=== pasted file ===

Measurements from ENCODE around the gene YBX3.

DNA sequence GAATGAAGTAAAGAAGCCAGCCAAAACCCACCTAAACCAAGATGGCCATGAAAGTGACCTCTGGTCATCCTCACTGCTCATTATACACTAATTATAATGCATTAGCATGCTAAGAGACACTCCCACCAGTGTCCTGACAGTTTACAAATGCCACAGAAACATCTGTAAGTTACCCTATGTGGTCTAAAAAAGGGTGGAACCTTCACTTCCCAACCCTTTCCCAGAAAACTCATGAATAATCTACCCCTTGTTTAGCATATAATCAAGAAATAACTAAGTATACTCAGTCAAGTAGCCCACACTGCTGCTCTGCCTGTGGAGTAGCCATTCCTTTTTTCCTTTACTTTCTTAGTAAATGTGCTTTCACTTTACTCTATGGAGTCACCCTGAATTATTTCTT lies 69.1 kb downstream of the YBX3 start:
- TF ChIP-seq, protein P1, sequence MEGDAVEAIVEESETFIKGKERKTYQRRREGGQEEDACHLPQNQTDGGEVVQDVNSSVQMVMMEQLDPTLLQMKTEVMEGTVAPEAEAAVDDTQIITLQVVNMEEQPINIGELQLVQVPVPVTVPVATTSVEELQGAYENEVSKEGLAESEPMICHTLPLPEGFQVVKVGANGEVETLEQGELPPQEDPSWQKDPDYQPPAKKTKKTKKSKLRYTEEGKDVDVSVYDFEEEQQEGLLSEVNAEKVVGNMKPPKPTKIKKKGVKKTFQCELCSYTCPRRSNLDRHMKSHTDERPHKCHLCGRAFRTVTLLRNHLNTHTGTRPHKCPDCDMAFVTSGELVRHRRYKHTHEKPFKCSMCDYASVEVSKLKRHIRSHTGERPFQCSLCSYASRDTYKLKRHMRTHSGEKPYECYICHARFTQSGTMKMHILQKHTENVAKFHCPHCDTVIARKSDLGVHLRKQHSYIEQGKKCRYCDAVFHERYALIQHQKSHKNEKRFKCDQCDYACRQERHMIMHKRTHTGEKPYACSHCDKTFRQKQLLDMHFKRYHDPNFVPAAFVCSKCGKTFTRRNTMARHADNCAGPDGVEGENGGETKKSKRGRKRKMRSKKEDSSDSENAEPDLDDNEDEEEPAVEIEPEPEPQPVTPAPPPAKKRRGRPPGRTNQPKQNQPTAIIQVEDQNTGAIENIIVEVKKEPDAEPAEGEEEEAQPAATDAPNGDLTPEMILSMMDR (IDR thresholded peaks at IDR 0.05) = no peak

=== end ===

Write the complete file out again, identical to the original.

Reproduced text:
Measurements from ENCODE around the gene YBX3.

DNA sequence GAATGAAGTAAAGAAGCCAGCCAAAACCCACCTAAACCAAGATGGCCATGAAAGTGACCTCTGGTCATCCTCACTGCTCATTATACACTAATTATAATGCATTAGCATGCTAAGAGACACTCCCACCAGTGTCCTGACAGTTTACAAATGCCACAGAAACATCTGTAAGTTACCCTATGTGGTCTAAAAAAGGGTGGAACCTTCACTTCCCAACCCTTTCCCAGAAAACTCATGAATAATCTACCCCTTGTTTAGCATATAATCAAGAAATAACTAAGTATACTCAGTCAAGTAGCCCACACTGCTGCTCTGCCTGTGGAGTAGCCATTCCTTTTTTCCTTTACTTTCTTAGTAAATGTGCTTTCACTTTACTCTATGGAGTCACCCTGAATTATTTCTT lies 69.1 kb downstream of the YBX3 start:
- TF ChIP-seq, protein P1, sequence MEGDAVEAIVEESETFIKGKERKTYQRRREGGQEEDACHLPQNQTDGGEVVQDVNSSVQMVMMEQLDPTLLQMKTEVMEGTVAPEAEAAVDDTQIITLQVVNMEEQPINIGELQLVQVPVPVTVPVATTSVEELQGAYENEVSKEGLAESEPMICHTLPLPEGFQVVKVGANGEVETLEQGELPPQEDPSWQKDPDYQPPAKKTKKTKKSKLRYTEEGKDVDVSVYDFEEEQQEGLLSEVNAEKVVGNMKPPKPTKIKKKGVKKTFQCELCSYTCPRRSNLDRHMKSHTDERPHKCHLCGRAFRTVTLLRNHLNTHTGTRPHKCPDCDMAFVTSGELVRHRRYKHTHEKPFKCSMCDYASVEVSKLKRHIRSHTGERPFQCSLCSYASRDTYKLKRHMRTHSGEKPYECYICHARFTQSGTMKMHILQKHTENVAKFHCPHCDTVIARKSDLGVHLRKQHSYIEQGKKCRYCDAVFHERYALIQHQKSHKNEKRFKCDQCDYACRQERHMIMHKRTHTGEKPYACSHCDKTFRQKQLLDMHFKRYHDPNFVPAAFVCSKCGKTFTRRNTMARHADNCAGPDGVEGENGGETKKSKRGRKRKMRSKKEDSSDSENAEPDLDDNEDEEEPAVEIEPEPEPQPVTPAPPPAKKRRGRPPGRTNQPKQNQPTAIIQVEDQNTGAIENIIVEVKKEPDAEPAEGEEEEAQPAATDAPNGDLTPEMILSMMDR (IDR thresholded peaks at IDR 0.05) = no peak